Last edited: February 14, 2005

‘Log Cabin Republicans’ Show Strength in Northern Virginia GOP

Northern Virginia Sun Weekly, June 29, 2000

By Adam Fike, Staff Writer

Last week, the Log Cabin Republican Club of Northern Virginia held a private meeting with Virginia Senate candidate George Allen. The next day, 75 people showed up for a meeting with U.S. Sen. John Warner.

In April, the local organization sent delegates to a Texas meeting with Republican presidential candidate George W. Bush. Only three years old, the local group is emerging as the commonwealth’s leading organization of gay and lesbian Republicans. A third of the organization’s 40 members live in Arlington, where they’ve found a comfortable spot to influence politics. "One thing we always say is, look at what we’ve been able to do in Arlington," spokesman Jeff Miller said. "Our reception in Arlington has been great; that’s not the case in the rest of the country," said Miller, an Arlington resident. The group held Mike Lane’s first big fundraiser when he ran for the County Board in 1998.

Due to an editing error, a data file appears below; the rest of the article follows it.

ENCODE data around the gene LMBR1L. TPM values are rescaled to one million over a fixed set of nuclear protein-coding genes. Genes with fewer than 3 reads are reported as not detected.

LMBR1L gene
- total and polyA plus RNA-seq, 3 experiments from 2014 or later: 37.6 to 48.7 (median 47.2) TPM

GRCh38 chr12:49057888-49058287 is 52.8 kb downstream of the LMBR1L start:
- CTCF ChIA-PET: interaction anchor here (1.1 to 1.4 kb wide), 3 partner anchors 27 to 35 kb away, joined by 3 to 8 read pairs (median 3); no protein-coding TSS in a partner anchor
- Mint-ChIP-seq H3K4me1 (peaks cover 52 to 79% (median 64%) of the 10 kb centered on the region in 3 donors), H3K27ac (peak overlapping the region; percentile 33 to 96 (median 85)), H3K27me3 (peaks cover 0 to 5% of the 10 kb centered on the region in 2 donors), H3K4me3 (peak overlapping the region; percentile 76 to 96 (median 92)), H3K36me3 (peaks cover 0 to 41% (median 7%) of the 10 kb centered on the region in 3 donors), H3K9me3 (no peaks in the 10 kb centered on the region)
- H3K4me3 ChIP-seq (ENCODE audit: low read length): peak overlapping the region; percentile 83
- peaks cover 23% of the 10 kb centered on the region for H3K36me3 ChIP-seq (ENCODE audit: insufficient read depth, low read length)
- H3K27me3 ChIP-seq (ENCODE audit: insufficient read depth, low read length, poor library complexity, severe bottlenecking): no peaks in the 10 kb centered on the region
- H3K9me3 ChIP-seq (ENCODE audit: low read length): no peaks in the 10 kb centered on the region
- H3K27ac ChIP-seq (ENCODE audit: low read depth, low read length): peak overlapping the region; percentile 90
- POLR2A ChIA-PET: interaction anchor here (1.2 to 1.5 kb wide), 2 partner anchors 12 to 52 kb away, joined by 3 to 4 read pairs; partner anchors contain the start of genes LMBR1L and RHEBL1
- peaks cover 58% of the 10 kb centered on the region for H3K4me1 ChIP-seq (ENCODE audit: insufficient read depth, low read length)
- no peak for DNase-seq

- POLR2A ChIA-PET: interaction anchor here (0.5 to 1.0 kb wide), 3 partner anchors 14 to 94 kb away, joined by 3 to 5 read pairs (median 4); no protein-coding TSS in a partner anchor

"Since then they’ve continued to do exceptionally well," said Lane, who now is head of the Arlington Republican Committee. Instead of becoming a special interest group focused on debating their own issues, the organization maintains an influential footing by keeping the priority of supporting their party at the forefront, Lane said. "They know the way the inside game of politics is played," he said. This includes the basic "grunt work" of forming phone banks, literature drops and raising funds, he said.

"All the stuff that politics is all about," Lane said. One goal of the Log Cabin Republicans is to work with candidates who may be tolerant themselves, but are uncomfortable communicating about gay and lesbian issues, Miller said.

"One thing they don’t always do is phrase things particularly well," he said.

In the past, Democrats moved forward more quickly in accepting gay and lesbian issues, Miller said.

"Our goal is to make the Republican Party make similar steps," he said. A recent issue supported by the group was legislation that would have reduced penalties under Virginia’s "crimes against nature"/sodomy law. The Old Dominion is one of 16 states which still such a law on the books, Miller said.

Introduced by Del. Karen Darner D-49th, the bill made headway by passing the House of Delegates, though it stalled in a Senate committee. "Which was a great surprise," Miller acknowledged.

The organization maintains a Web site at

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